What parents need to know
Parents Need to Know
Parents need to know that Frank is a quirky dramedy about a "genius" rock musician who wears a fake head and the ordinary keyboard player who becomes involved with him. Language is the biggest issue, with characters using "f--k" throughout, as well as "s--t" and "c--t." Two characters have rough sex in a hot tub, though no sensitive body parts are shown, and there's some additional sexual innuendo. Characters attempt suicide (one succeeds), a character is stabbed (very little blood is shown), and there's general arguing and shouting. Characters also smoke lots of cigarettes. The main character documents his adventure through social media; Twitter is mentioned frequently, and the Twitter logo is displayed, and there are mentions of Tumblr and YouTube.
What's the story?
Jon (Domhnall Gleeson) wants to be a songwriter but doesn't seem to have much luck. One day he witnesses an attempted suicide by a keyboard player in a visiting band. The band needs a new one, and Jon gets the job. Onstage, he meets the mysterious, charismatic Frank (Michael Fassbender), a musical genius who always wears a weird, papier-mâché head. Soon, Jon finds himself a permanent member of the group, recording an album for months and months in the woods and eventually putting up his own money to help finish it. Tensions rise, especially between Jon and Theremin player Clara (Maggie Gyllenhaal), and eventually things come to a breaking point at the South by Southwest festival.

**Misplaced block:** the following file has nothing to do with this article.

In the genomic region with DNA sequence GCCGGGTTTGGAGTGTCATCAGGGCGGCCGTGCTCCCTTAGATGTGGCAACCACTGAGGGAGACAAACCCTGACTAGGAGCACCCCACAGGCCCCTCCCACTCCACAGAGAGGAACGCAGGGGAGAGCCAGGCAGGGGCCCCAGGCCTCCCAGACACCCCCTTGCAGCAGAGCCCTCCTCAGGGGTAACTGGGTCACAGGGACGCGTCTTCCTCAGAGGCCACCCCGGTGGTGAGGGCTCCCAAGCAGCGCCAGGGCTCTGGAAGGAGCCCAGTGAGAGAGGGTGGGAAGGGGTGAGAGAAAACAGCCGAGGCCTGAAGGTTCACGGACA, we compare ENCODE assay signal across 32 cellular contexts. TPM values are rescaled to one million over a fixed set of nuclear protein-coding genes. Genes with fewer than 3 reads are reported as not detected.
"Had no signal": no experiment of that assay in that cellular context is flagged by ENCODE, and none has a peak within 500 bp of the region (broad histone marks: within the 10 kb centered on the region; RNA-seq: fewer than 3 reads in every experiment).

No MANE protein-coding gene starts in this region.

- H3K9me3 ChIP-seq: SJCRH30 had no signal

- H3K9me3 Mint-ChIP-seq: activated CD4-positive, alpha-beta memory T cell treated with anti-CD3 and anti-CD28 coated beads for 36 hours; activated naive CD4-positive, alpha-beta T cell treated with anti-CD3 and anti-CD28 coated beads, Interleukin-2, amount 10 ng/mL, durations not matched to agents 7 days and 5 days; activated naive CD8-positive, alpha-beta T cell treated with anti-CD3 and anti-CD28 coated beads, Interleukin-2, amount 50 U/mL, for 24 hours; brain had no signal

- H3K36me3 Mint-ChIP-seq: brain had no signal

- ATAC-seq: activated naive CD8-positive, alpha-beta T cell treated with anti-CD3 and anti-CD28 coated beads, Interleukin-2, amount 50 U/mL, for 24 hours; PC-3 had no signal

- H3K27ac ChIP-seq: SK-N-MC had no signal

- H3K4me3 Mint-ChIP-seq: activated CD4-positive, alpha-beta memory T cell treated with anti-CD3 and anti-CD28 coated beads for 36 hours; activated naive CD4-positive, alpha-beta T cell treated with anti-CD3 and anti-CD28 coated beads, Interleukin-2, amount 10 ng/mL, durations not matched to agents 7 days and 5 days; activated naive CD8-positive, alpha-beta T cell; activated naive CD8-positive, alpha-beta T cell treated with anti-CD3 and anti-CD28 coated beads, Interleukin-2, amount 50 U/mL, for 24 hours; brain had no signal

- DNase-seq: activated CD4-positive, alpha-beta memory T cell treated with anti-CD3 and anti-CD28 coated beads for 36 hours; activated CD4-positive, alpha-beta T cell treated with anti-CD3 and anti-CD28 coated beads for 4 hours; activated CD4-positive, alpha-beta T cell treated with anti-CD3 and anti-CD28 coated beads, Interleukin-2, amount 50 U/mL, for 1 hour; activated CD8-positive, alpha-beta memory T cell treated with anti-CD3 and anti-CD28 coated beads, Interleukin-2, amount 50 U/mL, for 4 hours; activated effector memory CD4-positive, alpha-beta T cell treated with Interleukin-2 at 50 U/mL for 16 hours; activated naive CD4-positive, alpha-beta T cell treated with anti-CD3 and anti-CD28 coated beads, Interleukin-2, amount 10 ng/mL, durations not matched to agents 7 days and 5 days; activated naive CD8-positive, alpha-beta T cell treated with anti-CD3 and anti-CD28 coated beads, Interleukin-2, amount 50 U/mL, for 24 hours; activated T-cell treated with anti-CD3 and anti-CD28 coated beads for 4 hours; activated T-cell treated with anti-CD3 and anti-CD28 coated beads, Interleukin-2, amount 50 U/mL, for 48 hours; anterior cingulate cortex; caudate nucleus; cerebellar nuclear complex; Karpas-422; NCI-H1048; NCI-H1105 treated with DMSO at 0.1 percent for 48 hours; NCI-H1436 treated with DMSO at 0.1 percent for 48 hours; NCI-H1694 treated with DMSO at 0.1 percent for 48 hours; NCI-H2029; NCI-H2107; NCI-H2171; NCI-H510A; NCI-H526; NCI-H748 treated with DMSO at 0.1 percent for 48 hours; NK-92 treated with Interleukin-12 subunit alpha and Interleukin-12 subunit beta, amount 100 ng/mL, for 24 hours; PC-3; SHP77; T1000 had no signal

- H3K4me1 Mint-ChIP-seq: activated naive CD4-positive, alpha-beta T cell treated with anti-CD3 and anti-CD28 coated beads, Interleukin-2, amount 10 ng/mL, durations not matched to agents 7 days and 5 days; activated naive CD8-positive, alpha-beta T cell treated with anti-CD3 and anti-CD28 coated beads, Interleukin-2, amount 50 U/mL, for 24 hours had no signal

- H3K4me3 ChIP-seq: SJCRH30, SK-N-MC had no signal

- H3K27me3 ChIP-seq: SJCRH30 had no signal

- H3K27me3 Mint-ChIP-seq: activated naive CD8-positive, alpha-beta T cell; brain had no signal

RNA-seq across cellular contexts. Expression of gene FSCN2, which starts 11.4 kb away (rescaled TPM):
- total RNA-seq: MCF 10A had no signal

Is it any good?
Lenny Abrahamson's FRANK starts off with a strong idea, the image of the man in the fake head. This basic but powerful image toys with several great themes, including the nature of identity, the nature of physical appearance, and even the idea of art versus commerce. But though Frank touches the surface of these ideas -- and it's certainly entertaining enough -- it seems more content to squeeze into the framework of a familiar kind of quirky art-house comedy-drama.
The movie comes a little too close to the typical "passive observer" formula in which the main character dilutes the story's power by viewing everything from a distance; he also has a kind of naïveté that prevents the movie from digging deeper. The filmmakers are happier making jokes about how strange things are to the newbie. Remarkably though, Fassbender gives a captivating performance even without the use of his face or eyes.
Families can talk about...
Families can talk about Frank's central image: the fake head. What feelings or ideas come up around this head/character? Do you know anyone who ever pretended to be someone else? What were their reasons? How did it turn out?
What's the movie's take on social media? Is it ultimately helpful or harmful? Does the way it's used here seem realistic?
Why do you think the characters smoke so much? How does that make them appear? What are other examples of a "rock 'n' roll" lifestyle?
What does Frank's music sound like? Is it reasonable to ask him to make it more likable?